The OCC has been pre-recording their Sunday services which include musical performances from the families who participate in the church community. 

Typically, about 140 people would attend Sunday service before the pandemic, now 50-60 viewers tune in for the pre-recorded service on YouTube and the OCC website (https://occweb.org/). 

For people without or with weak internet service, the church has been creating resources for members to pick up at the back door of the church, or they can have them delivered. 

Bells admits the virtual approach is not ideal, but successful given the circumstances. The biggest challenge for the church has been the lack of social interaction that parishioners are missing from the typical Sunday service. 

"That's becoming more and more of an issue but with the nicer weather people are getting out more and having drive-way conversations with neighbours which is a positive thing," Bells explained. 

Financially, donations have seen a slight decline since the pandemic, but Bells says the decline hasn't impacted them too harshly as about 75% of regular donations are still coming in.

"We are very thankful that people are still giving online. We haven't had to cut back on giving to things like local charities and organizations," Bells said

Reverend Jim Seagram says St. Athanasius Anglican Church has also had to pull back from their in-person services and find other ways to connect.

St. Athanasius and most other churches in Orillia are much smaller than OCC and Cornerstone. Seagram characterizes his church as a small family-sized church that has served the community for more than 90 years.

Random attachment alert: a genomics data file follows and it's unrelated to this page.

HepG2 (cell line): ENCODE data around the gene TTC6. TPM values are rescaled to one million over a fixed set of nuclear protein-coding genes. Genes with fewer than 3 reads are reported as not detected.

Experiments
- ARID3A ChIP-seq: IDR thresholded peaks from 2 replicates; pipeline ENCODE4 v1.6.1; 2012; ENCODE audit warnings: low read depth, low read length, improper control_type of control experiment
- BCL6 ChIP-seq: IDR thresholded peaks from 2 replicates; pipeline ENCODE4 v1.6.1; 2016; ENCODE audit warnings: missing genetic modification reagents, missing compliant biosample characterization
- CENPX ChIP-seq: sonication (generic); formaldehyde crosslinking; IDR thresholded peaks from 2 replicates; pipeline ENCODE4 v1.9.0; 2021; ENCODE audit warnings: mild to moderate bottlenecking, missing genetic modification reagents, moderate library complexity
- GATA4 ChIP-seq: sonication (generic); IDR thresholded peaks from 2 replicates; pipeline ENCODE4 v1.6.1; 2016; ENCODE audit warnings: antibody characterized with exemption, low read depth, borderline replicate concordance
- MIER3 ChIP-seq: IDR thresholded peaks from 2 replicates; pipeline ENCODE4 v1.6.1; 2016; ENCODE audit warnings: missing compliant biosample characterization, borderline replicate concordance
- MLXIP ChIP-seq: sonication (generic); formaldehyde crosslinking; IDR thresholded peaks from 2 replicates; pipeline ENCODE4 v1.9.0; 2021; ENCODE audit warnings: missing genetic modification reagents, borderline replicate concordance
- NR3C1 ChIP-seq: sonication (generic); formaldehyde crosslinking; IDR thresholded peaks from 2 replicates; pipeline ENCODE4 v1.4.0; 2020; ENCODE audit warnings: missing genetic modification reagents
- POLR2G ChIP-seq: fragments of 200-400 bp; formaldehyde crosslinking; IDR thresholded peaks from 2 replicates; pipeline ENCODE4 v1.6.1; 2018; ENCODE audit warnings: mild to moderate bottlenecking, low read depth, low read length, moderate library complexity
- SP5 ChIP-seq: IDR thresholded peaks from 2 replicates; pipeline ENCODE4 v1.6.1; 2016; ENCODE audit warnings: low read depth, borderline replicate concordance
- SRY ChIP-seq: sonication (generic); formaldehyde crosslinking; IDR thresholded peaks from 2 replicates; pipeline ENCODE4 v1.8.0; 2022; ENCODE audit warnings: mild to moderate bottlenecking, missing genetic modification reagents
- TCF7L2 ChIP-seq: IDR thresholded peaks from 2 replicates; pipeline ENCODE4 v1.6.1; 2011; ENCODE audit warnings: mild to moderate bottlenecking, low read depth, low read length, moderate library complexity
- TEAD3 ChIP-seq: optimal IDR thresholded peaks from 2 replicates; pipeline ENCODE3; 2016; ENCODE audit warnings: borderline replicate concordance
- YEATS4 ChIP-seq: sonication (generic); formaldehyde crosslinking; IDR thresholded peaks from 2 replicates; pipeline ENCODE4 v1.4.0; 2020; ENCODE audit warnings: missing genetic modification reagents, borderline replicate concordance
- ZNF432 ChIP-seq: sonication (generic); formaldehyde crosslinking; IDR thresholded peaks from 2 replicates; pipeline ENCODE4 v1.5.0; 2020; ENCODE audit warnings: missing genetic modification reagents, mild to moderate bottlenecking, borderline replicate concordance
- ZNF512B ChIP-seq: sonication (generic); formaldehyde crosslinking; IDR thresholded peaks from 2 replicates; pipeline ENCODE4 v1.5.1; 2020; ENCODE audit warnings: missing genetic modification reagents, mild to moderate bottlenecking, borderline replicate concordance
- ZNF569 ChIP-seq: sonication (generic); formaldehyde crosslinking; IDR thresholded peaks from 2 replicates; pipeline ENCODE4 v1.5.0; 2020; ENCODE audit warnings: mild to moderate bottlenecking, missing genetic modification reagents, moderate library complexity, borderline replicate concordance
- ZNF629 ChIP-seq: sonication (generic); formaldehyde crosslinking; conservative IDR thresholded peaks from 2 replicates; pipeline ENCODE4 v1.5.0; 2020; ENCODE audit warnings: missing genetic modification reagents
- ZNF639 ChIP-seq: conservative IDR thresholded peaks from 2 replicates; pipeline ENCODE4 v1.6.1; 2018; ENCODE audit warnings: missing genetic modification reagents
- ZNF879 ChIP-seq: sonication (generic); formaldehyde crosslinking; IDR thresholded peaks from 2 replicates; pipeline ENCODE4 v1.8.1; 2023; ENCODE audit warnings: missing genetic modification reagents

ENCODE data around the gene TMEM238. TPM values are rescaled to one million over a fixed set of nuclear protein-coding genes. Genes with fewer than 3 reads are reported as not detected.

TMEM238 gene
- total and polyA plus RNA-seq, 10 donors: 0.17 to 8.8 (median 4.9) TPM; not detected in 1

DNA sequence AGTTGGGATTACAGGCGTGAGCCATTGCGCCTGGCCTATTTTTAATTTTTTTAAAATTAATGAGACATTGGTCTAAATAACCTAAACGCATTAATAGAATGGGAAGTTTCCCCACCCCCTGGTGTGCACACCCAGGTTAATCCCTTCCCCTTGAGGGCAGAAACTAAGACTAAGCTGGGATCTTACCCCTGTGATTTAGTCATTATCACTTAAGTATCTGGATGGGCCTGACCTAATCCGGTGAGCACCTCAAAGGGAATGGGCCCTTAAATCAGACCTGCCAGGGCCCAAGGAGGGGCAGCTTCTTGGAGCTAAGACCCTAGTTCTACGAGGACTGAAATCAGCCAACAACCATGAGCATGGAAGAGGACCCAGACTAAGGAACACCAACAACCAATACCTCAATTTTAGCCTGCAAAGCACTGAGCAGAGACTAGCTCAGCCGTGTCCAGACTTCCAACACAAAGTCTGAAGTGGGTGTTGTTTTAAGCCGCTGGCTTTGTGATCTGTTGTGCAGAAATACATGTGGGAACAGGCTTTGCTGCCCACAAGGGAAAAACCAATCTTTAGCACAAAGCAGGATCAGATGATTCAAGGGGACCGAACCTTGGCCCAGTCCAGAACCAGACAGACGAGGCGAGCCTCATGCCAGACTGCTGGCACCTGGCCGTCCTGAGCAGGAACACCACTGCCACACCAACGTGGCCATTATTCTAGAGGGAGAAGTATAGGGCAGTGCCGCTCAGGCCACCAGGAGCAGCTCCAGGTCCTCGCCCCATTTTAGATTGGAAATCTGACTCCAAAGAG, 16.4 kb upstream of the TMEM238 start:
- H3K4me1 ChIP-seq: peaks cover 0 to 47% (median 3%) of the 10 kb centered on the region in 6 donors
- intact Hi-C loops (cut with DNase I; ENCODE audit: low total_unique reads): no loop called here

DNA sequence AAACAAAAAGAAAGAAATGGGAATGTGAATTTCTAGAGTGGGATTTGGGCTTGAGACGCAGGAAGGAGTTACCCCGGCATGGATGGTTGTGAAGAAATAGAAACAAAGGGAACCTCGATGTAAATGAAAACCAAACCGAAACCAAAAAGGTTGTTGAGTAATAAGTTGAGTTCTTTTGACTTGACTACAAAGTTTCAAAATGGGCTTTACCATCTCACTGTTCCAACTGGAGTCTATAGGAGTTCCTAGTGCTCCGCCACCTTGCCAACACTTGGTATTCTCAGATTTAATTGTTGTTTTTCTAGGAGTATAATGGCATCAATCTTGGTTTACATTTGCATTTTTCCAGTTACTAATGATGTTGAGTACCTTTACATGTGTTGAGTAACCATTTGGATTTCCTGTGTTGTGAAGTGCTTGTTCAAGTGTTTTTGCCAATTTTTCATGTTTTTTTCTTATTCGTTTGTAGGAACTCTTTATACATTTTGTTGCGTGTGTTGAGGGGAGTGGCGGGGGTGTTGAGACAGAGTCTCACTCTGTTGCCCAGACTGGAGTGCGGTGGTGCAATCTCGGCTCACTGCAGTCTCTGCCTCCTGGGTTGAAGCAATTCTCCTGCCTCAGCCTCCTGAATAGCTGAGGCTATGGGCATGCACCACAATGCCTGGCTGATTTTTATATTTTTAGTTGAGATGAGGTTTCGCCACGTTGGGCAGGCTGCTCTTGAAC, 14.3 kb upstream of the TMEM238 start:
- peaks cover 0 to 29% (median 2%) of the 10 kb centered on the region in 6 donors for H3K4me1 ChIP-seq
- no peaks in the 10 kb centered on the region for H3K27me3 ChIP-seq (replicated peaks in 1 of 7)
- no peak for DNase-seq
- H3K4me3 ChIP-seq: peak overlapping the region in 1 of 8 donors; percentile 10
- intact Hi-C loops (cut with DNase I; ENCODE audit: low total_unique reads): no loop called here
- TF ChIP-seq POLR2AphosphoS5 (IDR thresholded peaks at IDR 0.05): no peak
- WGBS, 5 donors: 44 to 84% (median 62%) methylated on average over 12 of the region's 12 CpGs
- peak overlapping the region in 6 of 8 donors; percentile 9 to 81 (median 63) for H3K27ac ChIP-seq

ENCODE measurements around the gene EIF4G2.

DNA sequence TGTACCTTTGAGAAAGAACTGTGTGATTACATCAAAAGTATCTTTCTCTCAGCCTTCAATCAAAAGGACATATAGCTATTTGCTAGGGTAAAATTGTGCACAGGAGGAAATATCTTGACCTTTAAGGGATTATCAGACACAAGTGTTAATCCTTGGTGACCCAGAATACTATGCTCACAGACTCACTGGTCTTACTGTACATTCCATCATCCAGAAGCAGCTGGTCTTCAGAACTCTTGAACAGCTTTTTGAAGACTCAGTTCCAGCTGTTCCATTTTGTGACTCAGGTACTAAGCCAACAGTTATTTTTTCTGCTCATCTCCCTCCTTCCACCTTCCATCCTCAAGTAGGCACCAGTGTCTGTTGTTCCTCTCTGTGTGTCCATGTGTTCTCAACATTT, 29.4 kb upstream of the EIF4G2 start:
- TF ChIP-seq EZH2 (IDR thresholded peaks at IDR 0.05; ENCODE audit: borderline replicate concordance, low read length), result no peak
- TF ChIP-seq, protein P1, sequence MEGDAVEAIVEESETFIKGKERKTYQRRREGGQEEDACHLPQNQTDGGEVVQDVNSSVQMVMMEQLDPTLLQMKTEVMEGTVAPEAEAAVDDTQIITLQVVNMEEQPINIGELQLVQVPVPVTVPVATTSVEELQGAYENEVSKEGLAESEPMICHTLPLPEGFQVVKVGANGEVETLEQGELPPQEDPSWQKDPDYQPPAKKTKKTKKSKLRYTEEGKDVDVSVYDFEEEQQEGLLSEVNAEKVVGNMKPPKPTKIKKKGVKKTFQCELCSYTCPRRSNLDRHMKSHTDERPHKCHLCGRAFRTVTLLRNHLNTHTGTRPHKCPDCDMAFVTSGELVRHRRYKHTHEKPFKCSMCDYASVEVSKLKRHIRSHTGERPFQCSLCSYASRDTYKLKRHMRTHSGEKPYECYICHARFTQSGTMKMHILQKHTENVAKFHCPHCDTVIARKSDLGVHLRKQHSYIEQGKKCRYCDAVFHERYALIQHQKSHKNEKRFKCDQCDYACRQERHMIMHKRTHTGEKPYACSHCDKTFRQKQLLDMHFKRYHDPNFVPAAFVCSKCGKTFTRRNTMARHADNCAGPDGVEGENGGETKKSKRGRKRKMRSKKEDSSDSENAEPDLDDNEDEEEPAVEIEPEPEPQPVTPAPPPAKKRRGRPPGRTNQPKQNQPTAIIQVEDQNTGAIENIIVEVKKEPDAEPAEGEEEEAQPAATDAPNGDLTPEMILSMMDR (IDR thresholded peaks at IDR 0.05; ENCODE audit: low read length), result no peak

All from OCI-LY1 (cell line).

The church has stayed in touch with parishioners through Facebook, YouTube, and email, he said. They have also found ways to connect with those without access to the internet, sending out photocopies of letters from the bishop, wardens, sermons as well as prayers, newsletters, and bulletins. The church also makes sure to call their community members once a week.

“The extroverts are feeling the isolation and the introverts aren’t so bad. I would say we are not losing our sense of community, we are learning new ways to be the solid community that we are,” Seagram said.

St. Athanasius church is still working on finding other new ways to connect with parishioners, using Zoom for Bible studies and fellowship, but they won’t be providing streams of Sunday services, says Seagram.

“We’re small and our congregation isn’t tech-savvy so we haven’t gone to streaming because of the time demands of pre-organization.”

Typically, the church sees about 25 people on a Sunday for service. They are in the process of designing a survey to obtain feedback on how the church is functioning virtually.

Financially, the church is still thriving, Seagram noted.

“Our givings, I would say, are nearly the same because of the high level of commitment to the life of Christ and community in our church,” Seagram said.

The pandemic has caused some adversity for local churches but it’s also caused people to think outside the box and learn new ways to come together, says Seagram.

“As long as we pay attention to the leader of the kingdom, it will look like the kingdom increasingly.”